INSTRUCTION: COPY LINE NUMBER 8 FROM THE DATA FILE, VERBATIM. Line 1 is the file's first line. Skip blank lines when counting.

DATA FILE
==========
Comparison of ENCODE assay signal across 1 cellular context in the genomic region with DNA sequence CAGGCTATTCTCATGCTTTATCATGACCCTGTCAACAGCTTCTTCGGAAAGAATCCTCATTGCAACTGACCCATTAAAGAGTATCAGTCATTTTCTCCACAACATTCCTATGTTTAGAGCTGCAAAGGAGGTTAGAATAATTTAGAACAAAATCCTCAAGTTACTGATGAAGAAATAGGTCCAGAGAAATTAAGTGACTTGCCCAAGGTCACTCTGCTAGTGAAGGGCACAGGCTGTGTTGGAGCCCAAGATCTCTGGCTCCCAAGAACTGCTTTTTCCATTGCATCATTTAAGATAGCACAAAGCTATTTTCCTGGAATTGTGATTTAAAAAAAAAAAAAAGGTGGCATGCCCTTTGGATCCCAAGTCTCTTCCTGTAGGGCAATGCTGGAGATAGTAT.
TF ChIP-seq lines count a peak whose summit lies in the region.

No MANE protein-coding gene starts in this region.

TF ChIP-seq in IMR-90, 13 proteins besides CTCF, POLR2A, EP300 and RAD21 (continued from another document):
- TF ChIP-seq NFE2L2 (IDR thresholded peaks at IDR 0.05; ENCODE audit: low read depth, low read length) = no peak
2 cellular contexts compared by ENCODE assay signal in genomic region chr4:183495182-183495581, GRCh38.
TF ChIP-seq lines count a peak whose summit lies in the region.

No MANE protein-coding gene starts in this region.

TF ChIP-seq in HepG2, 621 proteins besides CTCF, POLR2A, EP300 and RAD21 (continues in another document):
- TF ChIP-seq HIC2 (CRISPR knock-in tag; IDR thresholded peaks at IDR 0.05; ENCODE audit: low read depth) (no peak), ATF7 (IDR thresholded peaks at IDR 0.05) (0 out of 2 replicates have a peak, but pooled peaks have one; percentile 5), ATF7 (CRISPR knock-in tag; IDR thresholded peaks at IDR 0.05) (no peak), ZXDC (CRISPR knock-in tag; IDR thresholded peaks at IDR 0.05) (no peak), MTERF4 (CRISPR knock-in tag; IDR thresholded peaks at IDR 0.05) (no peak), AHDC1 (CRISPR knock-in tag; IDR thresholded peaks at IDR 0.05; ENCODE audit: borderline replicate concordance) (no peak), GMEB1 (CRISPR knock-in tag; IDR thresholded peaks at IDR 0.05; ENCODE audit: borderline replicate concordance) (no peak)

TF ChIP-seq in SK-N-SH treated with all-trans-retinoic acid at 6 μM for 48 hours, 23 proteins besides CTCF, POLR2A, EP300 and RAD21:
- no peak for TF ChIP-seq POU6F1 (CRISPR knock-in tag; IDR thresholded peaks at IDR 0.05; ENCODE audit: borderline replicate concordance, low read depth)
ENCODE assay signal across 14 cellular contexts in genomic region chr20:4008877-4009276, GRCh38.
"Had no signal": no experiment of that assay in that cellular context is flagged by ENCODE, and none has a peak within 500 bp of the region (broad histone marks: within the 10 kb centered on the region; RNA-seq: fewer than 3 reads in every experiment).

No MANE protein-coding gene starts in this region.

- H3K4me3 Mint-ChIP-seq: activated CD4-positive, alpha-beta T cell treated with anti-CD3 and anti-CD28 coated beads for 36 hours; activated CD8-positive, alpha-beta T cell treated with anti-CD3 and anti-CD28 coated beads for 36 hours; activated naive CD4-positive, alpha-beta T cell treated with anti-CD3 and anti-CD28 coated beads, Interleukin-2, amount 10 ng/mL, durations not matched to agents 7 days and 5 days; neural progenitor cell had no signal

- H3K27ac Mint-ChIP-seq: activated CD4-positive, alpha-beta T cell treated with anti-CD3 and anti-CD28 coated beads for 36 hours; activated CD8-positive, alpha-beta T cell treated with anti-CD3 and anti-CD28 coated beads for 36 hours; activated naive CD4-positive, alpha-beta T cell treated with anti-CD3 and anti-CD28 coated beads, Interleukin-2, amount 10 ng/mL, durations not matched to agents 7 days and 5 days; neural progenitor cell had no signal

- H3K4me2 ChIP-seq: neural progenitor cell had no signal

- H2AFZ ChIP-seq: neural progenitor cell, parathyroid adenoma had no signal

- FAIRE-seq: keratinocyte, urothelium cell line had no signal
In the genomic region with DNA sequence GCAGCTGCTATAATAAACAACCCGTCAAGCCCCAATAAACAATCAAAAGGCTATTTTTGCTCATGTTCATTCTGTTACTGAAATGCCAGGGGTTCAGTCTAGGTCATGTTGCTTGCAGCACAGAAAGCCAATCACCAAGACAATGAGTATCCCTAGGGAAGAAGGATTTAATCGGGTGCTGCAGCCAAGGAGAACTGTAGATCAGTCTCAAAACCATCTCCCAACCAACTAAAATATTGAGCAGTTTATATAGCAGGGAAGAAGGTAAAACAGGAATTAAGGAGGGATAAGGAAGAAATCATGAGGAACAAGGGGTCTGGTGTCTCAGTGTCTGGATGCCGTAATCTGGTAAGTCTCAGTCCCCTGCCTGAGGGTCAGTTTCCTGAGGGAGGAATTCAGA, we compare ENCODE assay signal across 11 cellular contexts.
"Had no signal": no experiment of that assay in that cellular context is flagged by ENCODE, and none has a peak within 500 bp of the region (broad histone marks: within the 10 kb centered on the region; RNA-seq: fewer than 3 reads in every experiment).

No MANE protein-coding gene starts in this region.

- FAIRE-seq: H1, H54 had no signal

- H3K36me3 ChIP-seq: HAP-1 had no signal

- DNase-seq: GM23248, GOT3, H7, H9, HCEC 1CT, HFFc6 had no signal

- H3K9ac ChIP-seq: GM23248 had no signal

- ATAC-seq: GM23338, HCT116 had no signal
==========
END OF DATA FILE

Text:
No MANE protein-coding gene starts in this region.